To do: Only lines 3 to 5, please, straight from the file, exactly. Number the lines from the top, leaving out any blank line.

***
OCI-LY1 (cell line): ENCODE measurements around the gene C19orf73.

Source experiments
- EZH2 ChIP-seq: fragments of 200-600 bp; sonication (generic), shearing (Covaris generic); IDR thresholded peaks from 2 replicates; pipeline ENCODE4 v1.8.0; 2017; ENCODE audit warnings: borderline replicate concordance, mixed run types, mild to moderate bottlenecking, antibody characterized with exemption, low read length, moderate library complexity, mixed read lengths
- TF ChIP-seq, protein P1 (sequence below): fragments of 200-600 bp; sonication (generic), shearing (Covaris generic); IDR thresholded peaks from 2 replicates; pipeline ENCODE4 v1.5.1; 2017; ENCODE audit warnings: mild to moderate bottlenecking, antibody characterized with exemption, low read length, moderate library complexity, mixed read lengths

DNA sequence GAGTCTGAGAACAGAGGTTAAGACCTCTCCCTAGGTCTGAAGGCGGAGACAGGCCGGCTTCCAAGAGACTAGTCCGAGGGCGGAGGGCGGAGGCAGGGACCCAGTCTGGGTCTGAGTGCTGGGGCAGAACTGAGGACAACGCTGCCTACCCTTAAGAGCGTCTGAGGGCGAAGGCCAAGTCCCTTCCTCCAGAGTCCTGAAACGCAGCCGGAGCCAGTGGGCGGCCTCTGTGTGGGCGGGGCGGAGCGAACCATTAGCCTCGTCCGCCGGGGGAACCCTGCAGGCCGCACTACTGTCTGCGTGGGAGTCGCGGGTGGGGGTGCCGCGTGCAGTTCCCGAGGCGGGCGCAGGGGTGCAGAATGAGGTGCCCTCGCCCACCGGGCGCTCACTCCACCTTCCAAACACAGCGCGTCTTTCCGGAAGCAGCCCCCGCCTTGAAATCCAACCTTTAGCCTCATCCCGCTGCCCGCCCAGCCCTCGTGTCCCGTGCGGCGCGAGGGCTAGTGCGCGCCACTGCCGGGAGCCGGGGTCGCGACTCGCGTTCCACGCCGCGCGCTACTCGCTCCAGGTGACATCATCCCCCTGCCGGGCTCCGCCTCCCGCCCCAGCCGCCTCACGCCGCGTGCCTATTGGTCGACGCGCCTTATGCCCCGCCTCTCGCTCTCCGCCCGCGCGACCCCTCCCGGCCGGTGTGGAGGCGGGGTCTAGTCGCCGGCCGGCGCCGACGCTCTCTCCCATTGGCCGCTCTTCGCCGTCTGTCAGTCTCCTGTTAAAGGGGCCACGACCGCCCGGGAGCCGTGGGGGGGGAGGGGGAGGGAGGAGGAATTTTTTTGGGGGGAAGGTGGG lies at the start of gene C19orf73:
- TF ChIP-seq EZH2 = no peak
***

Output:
- EZH2 ChIP-seq: fragments of 200-600 bp; sonication (generic), shearing (Covaris generic); IDR thresholded peaks from 2 replicates; pipeline ENCODE4 v1.8.0; 2017; ENCODE audit warnings: borderline replicate concordance, mixed run types, mild to moderate bottlenecking, antibody characterized with exemption, low read length, moderate library complexity, mixed read lengths
- TF ChIP-seq, protein P1 (sequence below): fragments of 200-600 bp; sonication (generic), shearing (Covaris generic); IDR thresholded peaks from 2 replicates; pipeline ENCODE4 v1.5.1; 2017; ENCODE audit warnings: mild to moderate bottlenecking, antibody characterized with exemption, low read length, moderate library complexity, mixed read lengths

DNA sequence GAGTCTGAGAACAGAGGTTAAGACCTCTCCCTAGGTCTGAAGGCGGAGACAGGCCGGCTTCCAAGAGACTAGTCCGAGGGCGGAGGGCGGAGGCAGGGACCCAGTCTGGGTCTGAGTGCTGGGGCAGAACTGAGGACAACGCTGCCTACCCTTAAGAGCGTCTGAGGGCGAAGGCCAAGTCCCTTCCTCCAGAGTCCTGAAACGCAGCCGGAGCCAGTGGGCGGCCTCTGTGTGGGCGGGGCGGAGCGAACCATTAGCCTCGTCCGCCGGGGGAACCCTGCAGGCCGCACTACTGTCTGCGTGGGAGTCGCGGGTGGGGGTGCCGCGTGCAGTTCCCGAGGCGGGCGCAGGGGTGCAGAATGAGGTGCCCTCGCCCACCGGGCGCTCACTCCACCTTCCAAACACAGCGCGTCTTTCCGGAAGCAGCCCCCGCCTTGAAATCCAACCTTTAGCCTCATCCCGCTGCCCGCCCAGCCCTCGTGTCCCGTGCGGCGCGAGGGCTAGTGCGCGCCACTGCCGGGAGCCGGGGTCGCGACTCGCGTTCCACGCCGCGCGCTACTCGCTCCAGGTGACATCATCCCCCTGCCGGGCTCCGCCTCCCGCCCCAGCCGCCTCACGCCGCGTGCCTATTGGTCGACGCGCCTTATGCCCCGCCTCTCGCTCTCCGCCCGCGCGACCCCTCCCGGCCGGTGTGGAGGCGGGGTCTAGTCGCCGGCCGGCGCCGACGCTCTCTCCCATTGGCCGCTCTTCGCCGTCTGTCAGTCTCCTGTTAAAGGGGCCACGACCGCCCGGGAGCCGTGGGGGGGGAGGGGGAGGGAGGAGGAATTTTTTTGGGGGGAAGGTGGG lies at the start of gene C19orf73: